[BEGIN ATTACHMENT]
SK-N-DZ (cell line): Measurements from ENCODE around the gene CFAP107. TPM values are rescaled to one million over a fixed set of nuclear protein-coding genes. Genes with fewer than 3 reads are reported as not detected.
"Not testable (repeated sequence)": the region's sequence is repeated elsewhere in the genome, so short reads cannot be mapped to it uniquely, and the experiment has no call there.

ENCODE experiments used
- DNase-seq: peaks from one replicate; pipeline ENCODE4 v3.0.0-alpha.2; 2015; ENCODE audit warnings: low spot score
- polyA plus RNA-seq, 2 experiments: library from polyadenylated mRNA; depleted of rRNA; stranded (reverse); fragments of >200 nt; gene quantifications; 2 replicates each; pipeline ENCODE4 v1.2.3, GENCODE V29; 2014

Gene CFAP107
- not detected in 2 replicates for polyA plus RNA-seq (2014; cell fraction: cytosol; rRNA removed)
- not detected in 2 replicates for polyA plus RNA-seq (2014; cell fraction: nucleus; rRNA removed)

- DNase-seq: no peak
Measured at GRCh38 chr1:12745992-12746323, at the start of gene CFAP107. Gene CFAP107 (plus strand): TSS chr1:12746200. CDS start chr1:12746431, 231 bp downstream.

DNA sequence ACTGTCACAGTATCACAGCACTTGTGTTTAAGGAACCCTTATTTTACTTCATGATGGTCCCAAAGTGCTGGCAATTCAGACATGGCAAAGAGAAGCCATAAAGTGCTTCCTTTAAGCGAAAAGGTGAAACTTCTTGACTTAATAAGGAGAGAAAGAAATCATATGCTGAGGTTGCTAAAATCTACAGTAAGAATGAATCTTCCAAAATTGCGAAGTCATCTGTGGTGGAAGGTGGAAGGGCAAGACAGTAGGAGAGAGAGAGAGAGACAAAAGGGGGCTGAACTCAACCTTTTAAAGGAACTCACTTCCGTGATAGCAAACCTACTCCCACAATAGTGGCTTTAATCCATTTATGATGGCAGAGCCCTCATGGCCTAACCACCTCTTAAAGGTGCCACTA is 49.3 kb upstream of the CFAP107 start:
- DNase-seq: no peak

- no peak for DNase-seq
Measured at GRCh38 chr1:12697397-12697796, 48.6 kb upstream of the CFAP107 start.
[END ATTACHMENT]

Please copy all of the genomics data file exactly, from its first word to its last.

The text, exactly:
SK-N-DZ (cell line): Measurements from ENCODE around the gene CFAP107. TPM values are rescaled to one million over a fixed set of nuclear protein-coding genes. Genes with fewer than 3 reads are reported as not detected.
"Not testable (repeated sequence)": the region's sequence is repeated elsewhere in the genome, so short reads cannot be mapped to it uniquely, and the experiment has no call there.

ENCODE experiments used
- DNase-seq: peaks from one replicate; pipeline ENCODE4 v3.0.0-alpha.2; 2015; ENCODE audit warnings: low spot score
- polyA plus RNA-seq, 2 experiments: library from polyadenylated mRNA; depleted of rRNA; stranded (reverse); fragments of >200 nt; gene quantifications; 2 replicates each; pipeline ENCODE4 v1.2.3, GENCODE V29; 2014

Gene CFAP107
- not detected in 2 replicates for polyA plus RNA-seq (2014; cell fraction: cytosol; rRNA removed)
- not detected in 2 replicates for polyA plus RNA-seq (2014; cell fraction: nucleus; rRNA removed)

- DNase-seq: no peak
Measured at GRCh38 chr1:12745992-12746323, at the start of gene CFAP107. Gene CFAP107 (plus strand): TSS chr1:12746200. CDS start chr1:12746431, 231 bp downstream.

DNA sequence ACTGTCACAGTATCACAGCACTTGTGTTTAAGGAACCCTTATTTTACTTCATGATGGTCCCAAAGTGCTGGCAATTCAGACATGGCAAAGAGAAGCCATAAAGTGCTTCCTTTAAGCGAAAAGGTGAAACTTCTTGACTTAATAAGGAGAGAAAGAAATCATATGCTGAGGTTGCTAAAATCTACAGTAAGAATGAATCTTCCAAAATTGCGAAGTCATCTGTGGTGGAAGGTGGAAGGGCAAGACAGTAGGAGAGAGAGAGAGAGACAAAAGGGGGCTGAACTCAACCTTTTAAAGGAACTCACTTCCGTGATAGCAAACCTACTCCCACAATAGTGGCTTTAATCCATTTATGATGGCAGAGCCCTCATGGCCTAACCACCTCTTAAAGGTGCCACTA is 49.3 kb upstream of the CFAP107 start:
- DNase-seq: no peak

- no peak for DNase-seq
Measured at GRCh38 chr1:12697397-12697796, 48.6 kb upstream of the CFAP107 start.